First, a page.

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NAME    [Toc]    [Back]

     amd - automatically mount file systems

SYNOPSIS    [Toc]    [Back]

     amd [-nprv] [-a mount_point] [-c duration] [-d  domain]  [-k
         [-l  logfile]  [-t  interval.interval] [-w interval] [-x
         [-y YP-domain] [-C cluster-name] [-D option]  [directory
         [-map-options]] ...

DESCRIPTION    [Toc]    [Back]

     amd  is a daemon that automatically mounts filesystems whenever a file or
     directory within that filesystem is  accessed.   Filesystems
are automatically
 unmounted when they appear to be quiescent.

     amd operates by attaching itself as an NFS server to each of
the specified
 directories.  Lookups within the specified  directories
are handled
     by  amd,  which uses the map defined by mapname to determine
how to resolve
     the lookup.  Generally, this  will  be  a  host  name,  some
filesystem information
 and some mount options for the given filesystem.

     The options are as follows:

     -a temporary-directory
             Specify  an  alternative location for the real mount
points.  The
             default is /a.

     -c duration
             Specify a duration, in seconds,  that  a  looked  up
name remains
             cached when not in use.  The default is 5 minutes.

     -d domain
             Specify  the  local  domain name.  If this option is
not given the
             domain name is determined from the hostname.

     -k kernel-arch
             Specifies the kernel  architecture.   This  is  used
solely to set
             the ${karch} selector.

     -l logfile
             Specify  a  logfile in which to record mount and unmount events.
             If logfile is the string syslog,  the  log  messages
will be sent to
             the system log daemon by syslog(3).

     -n       Normalize  hostnames.   The  name  referred  to  by
${rhost} is normalized
 relative to  the  host  database  before  being
used.  The effect
             is to translate aliases into ``official'' names.

     -p       Print  PID.  Outputs the process ID of amd to standard output
             where it can be saved into a file.

     -r      Restart existing mounts.  amd will  scan  the  mount
file table to
             determine  which  filesystems are currently mounted.
Whenever one
             of these would have been auto-mounted, amd  inherits

     -t interval.interval
             Specify the interval, in tenths of a second, between
             retries.  The default is 0.8  seconds.   The  second
value alters
             the  retransmit  counter.   Useful defaults are supplied if either
             or both values are missing.

     -v      Version.  Displays version and configuration  information on standard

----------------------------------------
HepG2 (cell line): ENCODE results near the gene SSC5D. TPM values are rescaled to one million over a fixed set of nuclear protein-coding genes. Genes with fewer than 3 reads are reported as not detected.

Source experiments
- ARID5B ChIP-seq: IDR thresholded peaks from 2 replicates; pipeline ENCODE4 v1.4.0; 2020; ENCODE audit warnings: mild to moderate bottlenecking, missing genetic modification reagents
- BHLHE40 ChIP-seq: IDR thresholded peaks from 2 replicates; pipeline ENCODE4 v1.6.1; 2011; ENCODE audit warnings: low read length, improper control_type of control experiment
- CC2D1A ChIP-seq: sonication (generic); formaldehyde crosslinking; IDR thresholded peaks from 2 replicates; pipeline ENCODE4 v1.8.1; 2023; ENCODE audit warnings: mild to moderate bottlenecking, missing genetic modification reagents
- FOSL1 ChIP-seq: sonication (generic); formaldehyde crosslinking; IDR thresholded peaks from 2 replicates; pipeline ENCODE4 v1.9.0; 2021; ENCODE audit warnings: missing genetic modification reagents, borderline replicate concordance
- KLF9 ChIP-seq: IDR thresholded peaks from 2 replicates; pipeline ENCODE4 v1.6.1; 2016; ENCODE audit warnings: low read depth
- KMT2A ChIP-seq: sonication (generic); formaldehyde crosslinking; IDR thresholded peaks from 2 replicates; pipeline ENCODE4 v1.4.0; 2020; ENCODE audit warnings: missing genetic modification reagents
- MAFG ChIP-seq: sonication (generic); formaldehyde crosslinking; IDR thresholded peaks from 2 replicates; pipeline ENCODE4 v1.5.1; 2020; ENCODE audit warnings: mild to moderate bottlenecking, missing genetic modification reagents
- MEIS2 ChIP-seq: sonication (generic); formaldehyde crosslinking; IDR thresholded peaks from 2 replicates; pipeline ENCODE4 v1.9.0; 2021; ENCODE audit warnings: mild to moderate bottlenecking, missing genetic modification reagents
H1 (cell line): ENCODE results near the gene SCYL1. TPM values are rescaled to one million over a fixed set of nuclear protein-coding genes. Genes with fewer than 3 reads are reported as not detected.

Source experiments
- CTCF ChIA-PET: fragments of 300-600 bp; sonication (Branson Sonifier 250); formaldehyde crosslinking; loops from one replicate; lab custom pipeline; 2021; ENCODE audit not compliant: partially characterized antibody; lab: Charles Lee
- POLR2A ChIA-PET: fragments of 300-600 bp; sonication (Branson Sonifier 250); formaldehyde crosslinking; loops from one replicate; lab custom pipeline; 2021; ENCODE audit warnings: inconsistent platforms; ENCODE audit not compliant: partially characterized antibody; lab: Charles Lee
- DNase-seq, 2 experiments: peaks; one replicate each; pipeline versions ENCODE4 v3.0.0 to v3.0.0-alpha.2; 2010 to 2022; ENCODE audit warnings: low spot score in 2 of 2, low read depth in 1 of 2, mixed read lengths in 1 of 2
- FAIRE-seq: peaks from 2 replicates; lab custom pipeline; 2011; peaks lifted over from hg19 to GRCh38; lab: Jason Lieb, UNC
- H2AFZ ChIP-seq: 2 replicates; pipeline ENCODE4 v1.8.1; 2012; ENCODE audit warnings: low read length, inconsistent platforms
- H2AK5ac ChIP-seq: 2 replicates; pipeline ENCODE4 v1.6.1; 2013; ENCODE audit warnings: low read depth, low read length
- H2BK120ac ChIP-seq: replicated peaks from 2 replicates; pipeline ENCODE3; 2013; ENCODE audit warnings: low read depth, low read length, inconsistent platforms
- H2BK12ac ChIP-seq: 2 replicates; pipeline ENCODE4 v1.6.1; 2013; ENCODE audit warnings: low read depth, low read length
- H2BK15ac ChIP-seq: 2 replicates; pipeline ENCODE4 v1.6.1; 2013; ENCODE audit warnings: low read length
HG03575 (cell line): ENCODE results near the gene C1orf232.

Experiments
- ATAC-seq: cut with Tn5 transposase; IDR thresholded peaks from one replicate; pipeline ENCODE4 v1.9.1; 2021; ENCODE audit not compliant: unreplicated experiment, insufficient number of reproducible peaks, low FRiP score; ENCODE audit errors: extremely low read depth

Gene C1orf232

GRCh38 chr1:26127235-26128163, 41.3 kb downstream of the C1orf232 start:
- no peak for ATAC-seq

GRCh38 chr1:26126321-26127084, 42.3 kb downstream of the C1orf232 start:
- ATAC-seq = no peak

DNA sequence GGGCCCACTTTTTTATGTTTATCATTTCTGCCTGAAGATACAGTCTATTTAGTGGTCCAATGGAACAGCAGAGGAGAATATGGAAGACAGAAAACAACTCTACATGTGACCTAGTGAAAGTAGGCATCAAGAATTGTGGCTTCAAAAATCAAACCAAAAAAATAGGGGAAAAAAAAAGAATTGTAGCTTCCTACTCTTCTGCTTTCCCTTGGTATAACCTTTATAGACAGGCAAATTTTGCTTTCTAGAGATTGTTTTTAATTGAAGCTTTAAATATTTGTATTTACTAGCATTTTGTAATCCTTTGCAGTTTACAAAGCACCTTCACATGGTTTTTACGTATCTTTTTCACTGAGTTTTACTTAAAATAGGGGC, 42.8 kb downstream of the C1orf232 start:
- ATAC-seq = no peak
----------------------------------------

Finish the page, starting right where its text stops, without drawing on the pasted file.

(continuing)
-w interval
             Specify an interval, in seconds, between attempts to
             filesystems that have exceeded their  cached  times.
The default
             is 2 minutes.

     -y domain
             Specify  an  alternative  NIS  domain  from which to
fetch the NIS
             maps.  The default is the system domain name.   This
option is ignored
 if NIS support is not available.

     -x options
             Specify run-time logging options.  The options are a
comma separated
 list chosen from: fatal,  error,  user,  warn,
info, map,
             stats, all.

     -D option
             Select  from  a variety of debug options.  Prefixing
an option with
             the string ``no'' reverses the effect  of  that  option.  Options
             are cumulative.  The most useful option is all.

     Since  -D  is only used for debugging, other options are not
     here: the current supported set of options is listed by  the
-v option and
     a fuller description is available in the program source.

FILES    [Toc]    [Back]

     /a     directory  under  which  filesystems  are dynamically

SEE ALSO    [Toc]    [Back]

     hostname(1), amq(8), mount(8), umount(8)

     Amd - The 4.4 BSD Automounter, available by  running  ``info

HISTORY    [Toc]    [Back]

     The amd utility first appeared in 4.4BSD.

AUTHORS    [Toc]    [Back]

     Jan-Simon  Pendry  <jsp@doc.ic.ac.uk>, Department of Computing, Imperial
     College, London, UK.

CAVEATS    [Toc]    [Back]

     Some care may be required when creating a mount map.

     Symbolic links on an NFS filesystem can be incredibly  inefficient.  In
     most  implementations  of  NFS, their interpolations are not
cached by the
     kernel and each time a symbolic link is encountered during a
     translation it costs an RPC call to the NFS server.  A large
     in real-time performance could be gained by adding  a  cache
     Replacing  symlink(2) with a suitable incarnation of the auto-mounter results
 in a large real-time speedup, but also causes a  large
number of
     process context switches.

     A weird imagination is most useful to gain full advantage of
all the features.

OpenBSD     3.6                          April      19,      1994
[ Back ]
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